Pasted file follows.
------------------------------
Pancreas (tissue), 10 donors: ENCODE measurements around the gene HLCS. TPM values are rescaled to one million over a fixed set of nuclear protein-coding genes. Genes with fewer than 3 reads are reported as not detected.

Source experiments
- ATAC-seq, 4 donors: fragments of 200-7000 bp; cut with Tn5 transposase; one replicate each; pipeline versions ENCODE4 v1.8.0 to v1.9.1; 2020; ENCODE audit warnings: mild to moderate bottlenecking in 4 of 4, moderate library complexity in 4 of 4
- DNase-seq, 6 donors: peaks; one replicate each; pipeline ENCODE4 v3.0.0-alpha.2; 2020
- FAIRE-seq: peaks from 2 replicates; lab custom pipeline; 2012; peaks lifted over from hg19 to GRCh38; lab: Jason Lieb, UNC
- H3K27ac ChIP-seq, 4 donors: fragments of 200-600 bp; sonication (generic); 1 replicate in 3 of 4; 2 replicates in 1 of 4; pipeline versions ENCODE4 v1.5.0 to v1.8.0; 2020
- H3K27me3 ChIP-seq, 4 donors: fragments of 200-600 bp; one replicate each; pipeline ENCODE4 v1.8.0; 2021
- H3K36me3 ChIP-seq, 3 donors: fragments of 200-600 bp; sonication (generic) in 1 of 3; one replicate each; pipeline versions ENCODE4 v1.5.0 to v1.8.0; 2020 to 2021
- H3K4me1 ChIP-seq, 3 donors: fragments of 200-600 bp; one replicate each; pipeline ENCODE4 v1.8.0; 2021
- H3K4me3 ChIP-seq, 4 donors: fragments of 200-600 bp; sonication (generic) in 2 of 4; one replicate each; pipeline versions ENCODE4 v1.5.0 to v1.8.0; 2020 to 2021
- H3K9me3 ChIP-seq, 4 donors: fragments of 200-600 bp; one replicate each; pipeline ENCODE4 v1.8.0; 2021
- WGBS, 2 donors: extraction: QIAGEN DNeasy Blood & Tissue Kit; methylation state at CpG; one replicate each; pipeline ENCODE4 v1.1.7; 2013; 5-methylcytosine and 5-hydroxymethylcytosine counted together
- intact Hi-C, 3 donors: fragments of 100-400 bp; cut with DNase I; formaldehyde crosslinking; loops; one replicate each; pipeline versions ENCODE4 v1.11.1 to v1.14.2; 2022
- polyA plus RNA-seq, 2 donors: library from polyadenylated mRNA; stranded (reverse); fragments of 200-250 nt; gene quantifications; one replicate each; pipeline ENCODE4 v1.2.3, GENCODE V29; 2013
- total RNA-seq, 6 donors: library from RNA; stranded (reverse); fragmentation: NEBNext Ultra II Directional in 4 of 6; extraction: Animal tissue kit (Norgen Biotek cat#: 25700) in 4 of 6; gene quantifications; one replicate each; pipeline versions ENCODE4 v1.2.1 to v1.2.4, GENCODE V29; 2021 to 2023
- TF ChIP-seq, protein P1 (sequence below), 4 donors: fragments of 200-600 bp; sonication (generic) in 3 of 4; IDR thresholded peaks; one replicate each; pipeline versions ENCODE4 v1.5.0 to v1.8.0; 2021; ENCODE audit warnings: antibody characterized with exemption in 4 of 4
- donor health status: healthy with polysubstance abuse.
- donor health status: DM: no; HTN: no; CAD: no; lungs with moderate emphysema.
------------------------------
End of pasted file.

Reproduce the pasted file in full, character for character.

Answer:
Pancreas (tissue), 10 donors: ENCODE measurements around the gene HLCS. TPM values are rescaled to one million over a fixed set of nuclear protein-coding genes. Genes with fewer than 3 reads are reported as not detected.

Source experiments
- ATAC-seq, 4 donors: fragments of 200-7000 bp; cut with Tn5 transposase; one replicate each; pipeline versions ENCODE4 v1.8.0 to v1.9.1; 2020; ENCODE audit warnings: mild to moderate bottlenecking in 4 of 4, moderate library complexity in 4 of 4
- DNase-seq, 6 donors: peaks; one replicate each; pipeline ENCODE4 v3.0.0-alpha.2; 2020
- FAIRE-seq: peaks from 2 replicates; lab custom pipeline; 2012; peaks lifted over from hg19 to GRCh38; lab: Jason Lieb, UNC
- H3K27ac ChIP-seq, 4 donors: fragments of 200-600 bp; sonication (generic); 1 replicate in 3 of 4; 2 replicates in 1 of 4; pipeline versions ENCODE4 v1.5.0 to v1.8.0; 2020
- H3K27me3 ChIP-seq, 4 donors: fragments of 200-600 bp; one replicate each; pipeline ENCODE4 v1.8.0; 2021
- H3K36me3 ChIP-seq, 3 donors: fragments of 200-600 bp; sonication (generic) in 1 of 3; one replicate each; pipeline versions ENCODE4 v1.5.0 to v1.8.0; 2020 to 2021
- H3K4me1 ChIP-seq, 3 donors: fragments of 200-600 bp; one replicate each; pipeline ENCODE4 v1.8.0; 2021
- H3K4me3 ChIP-seq, 4 donors: fragments of 200-600 bp; sonication (generic) in 2 of 4; one replicate each; pipeline versions ENCODE4 v1.5.0 to v1.8.0; 2020 to 2021
- H3K9me3 ChIP-seq, 4 donors: fragments of 200-600 bp; one replicate each; pipeline ENCODE4 v1.8.0; 2021
- WGBS, 2 donors: extraction: QIAGEN DNeasy Blood & Tissue Kit; methylation state at CpG; one replicate each; pipeline ENCODE4 v1.1.7; 2013; 5-methylcytosine and 5-hydroxymethylcytosine counted together
- intact Hi-C, 3 donors: fragments of 100-400 bp; cut with DNase I; formaldehyde crosslinking; loops; one replicate each; pipeline versions ENCODE4 v1.11.1 to v1.14.2; 2022
- polyA plus RNA-seq, 2 donors: library from polyadenylated mRNA; stranded (reverse); fragments of 200-250 nt; gene quantifications; one replicate each; pipeline ENCODE4 v1.2.3, GENCODE V29; 2013
- total RNA-seq, 6 donors: library from RNA; stranded (reverse); fragmentation: NEBNext Ultra II Directional in 4 of 6; extraction: Animal tissue kit (Norgen Biotek cat#: 25700) in 4 of 6; gene quantifications; one replicate each; pipeline versions ENCODE4 v1.2.1 to v1.2.4, GENCODE V29; 2021 to 2023
- TF ChIP-seq, protein P1 (sequence below), 4 donors: fragments of 200-600 bp; sonication (generic) in 3 of 4; IDR thresholded peaks; one replicate each; pipeline versions ENCODE4 v1.5.0 to v1.8.0; 2021; ENCODE audit warnings: antibody characterized with exemption in 4 of 4
- donor health status: healthy with polysubstance abuse.
- donor health status: DM: no; HTN: no; CAD: no; lungs with moderate emphysema.